• If you haven’t already, you should talk to a doctor about ADHD or Autism, and learning/management strategies.

  • Life360 is a great app you should get your chaperone on board with. It basically allows you to join “circles” (code protected of course) that allow you to see the location of all other members and set up geofence alerts. The tour group can see the location of every other tour group member, but you can also set up a private group with just your family that no one else can access. The paid plans allow you to access their dispatch services such as travel support, medical support, etc. There’s lots of alternatives like it, but I’ve never had a reason to dislike Life360 so I’m passing it on to you :smile:

  • Google maps has an offline maps feature where you can download custom regions and access them without cell service. It works great so I recommend using it.

Also, even without any of this, they’ll be fine (and hopefully have a blast) :smile:

2 Likes

A universal power adapter that covers Italy (and any other stops if connecting flights) would be a good idea even if he only uses it to recharge phones. For the power bank, I’d suggest an Anker - they’re great.

2 Likes

If he is checking a bag, make sure he has everything he needs for 24-48 hours in a carry-on. Changes of clothes, travel size toiletries etc.

Which also means talk him through security - removing “liquids” etc. make sure he knows that toothpaste is a liquid as far as airport security is concerned.

Get him a couple of travel adapter plugs. Don’t rely on USB charging being available.

Check out the hotels he’ll be staying in. Room facilities will almost certainly be different to what he’s used to. There’s unlikely to be a room refrigerator, for example, and if there is it might be a mini bar where he’ll be charged €5 for a bar of chocolate. Avoid, avoid, avoid!

3 Likes

I would also have a conversation about drinking as he will be legally able to in Italy. I imagine there are controls in place through the program, but I would recommend a conversation about possible scenarios and some language for him to use with his friends around what he is/is not comfortable doing.

1 Like

Pretty sure it’s 18 in Italy.

1 Like

I think some beer and wine is allowed at 16? At least according to my student.

1 Like

I guess 18 is the legal age but restaurants/bars only get fined for under 16, so it’s gray. But I would expect some more alcohol exposure to teens than is usual in the US.

2 Likes

Teach them the art of throwing their parents under the bus to get out of situations they don’t like. “No, my parents would get mad if they found out”, “they said if I did that they’d take away my phone for a month”, “they watch my social media”, “they have a tracker on my phone that alerts them if I’m in a ___”, etc.

It doesn’t matter if they make it up. There’s no way for their peers to know anyways.

5 Likes

Great tip!

1 Like

My DS16 is actually currently in Italy on a school trip. It’s not with EF Tours but I’m familiar with them (my DDs did a tour with them–it was great but absolutely exhausting; they kept the kids so busy).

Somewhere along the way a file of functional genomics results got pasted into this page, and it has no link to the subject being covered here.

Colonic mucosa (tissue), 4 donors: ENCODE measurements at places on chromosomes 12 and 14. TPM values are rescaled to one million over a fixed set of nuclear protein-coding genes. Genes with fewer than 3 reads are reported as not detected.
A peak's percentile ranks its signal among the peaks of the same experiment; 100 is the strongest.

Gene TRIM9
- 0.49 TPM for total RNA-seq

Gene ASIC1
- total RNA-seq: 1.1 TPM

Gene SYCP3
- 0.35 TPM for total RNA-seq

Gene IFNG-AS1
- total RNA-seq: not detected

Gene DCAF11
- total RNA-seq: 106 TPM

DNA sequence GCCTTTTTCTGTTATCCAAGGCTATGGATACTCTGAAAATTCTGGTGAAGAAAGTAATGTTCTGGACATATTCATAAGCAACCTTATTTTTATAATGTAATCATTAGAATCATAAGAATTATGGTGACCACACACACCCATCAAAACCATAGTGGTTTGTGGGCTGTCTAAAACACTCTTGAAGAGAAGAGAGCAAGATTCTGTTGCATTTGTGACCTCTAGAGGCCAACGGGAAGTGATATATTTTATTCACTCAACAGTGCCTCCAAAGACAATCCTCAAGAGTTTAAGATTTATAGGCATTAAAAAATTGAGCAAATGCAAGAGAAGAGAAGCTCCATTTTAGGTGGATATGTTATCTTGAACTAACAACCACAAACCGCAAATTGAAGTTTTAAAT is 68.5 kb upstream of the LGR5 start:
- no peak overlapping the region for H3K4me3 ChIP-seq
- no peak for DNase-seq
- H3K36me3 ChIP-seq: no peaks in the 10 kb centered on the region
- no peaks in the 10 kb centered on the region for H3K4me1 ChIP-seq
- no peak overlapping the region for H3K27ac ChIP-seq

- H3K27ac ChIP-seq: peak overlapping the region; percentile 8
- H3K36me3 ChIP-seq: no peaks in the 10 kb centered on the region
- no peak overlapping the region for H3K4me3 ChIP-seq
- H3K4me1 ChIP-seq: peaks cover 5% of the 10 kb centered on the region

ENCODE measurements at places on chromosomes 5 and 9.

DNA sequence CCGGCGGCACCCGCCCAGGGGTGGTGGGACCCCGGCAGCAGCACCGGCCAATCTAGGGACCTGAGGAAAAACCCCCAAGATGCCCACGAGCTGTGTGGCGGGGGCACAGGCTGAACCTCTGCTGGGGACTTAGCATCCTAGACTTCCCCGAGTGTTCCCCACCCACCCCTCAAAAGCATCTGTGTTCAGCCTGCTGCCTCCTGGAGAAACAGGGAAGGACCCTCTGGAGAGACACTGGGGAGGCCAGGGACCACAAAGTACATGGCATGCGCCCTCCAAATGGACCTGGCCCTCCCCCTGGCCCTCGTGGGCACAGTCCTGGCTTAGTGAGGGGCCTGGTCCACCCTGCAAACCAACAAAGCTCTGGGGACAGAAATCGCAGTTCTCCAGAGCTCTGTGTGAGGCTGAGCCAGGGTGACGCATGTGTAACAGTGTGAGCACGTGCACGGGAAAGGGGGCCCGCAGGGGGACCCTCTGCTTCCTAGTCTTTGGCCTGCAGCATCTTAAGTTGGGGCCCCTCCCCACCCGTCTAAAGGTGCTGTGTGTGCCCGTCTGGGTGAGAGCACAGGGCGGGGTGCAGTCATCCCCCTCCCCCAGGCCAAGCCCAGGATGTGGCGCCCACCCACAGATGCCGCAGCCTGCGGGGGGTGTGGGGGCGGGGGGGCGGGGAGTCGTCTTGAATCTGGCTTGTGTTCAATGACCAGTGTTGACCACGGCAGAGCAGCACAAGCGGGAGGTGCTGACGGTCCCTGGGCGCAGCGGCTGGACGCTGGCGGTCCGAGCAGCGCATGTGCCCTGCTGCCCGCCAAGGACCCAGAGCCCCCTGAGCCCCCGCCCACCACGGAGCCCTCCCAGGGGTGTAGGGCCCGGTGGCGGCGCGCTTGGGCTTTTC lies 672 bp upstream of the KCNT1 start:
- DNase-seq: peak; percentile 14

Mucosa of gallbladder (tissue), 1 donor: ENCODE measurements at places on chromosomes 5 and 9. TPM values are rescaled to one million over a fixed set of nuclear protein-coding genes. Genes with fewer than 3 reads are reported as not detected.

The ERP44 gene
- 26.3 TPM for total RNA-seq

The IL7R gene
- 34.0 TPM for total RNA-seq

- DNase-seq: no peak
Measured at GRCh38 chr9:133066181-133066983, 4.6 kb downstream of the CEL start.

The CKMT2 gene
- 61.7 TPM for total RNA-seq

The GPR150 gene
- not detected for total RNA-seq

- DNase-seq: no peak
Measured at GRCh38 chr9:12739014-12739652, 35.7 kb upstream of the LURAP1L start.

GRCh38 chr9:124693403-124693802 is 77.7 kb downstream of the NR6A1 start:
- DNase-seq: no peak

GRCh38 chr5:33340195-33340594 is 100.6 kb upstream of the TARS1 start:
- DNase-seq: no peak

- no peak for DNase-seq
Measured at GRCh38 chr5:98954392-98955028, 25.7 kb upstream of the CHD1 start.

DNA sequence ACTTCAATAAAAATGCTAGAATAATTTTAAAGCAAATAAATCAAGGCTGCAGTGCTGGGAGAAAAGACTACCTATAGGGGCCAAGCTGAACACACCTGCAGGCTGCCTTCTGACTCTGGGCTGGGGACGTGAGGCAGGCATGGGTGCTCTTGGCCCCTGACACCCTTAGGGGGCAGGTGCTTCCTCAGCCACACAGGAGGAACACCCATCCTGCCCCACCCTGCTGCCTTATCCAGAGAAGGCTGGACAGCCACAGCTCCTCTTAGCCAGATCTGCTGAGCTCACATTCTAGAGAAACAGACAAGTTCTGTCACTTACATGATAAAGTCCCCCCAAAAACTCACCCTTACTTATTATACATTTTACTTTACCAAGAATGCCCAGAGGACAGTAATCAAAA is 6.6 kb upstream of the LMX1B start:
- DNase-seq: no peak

My DDs were allowed to check luggage on their EF tour. My DS was not (but again it’s not an EF tour). We got him a great backpack suitcase (so it’s a backpack that opens like a suitcase so much easier to pack). I was worried about packing 11 days worth of stuff in carry on only but it wasn’t a problem at all.

I would not recommend this at all. One of my girls studies abroad in London in college. We have Verizon. We got the international plan. Five hours after she landed she had already accrued $95 worth of additional charges. If he must have cell service then buy an international SIM card. Or you can have him use WiFi only when he is there (so remove his US SIM card or keep his phone in airplane mode). This is what my DS is doing. He can get on hotel WiFi in the evening to text us, but it keeps him off his phone during the day (which is a good thing).

This is important. We’ve traveled throughout Europe and found more issues with scams in Italy than other countries.

I hope he has fun. It’s a great opportunity for him!

2 Likes

Before Covid, I went to Italy for two weeks almost every year. If you have unlocked phones, getting a local SIM card is the cheapest option. You can order them from the US. Do you already have an international use on your Verizon plan? if not, look into their TtravelPass; It’s $10/day for Europe.

Where in italy will they be traveling? In the major cities, most people speak English; the smaller towns, it’s hit and miss. As for Apple/Google Pay and credit cards, again it depends on where you’re going. I’m usually in a little town and cash is the norm there; major cities credit cards sholdn’t be a problem. I don’t know how common pay-by-phone is; I only started seeing smart phones there a few years ago.

4 Likes

Oh, forgot to add: passports. I keep a photocopy of my passport in each of bags (checked and carryon). That way if one bag goes missing, I still have a copy in the other. By I’m paranoid.

1 Like

I know it’s been mentioned to have all kinds of emergency numbers in his phone. I think he should also have a paper copy of these somewhere, in case his phone is lost or broken. Since it’s so easy to just look up a number in your phone, people don’t often bother to memorize a number.

2 Likes

DH and I recommend using a carry-on size suitcase and a backpack. Do not bring a full-size suitcase that is heavy - it’s no fun to haul up and down the steep, narrow staircases in cheap old hotels (voice of experience). Make sure the carry-on suitcase has good, sturdy wheels - you will do a lot more walking with it, over rougher terrain, than you would in the US.

3 Likes

I’m from the US.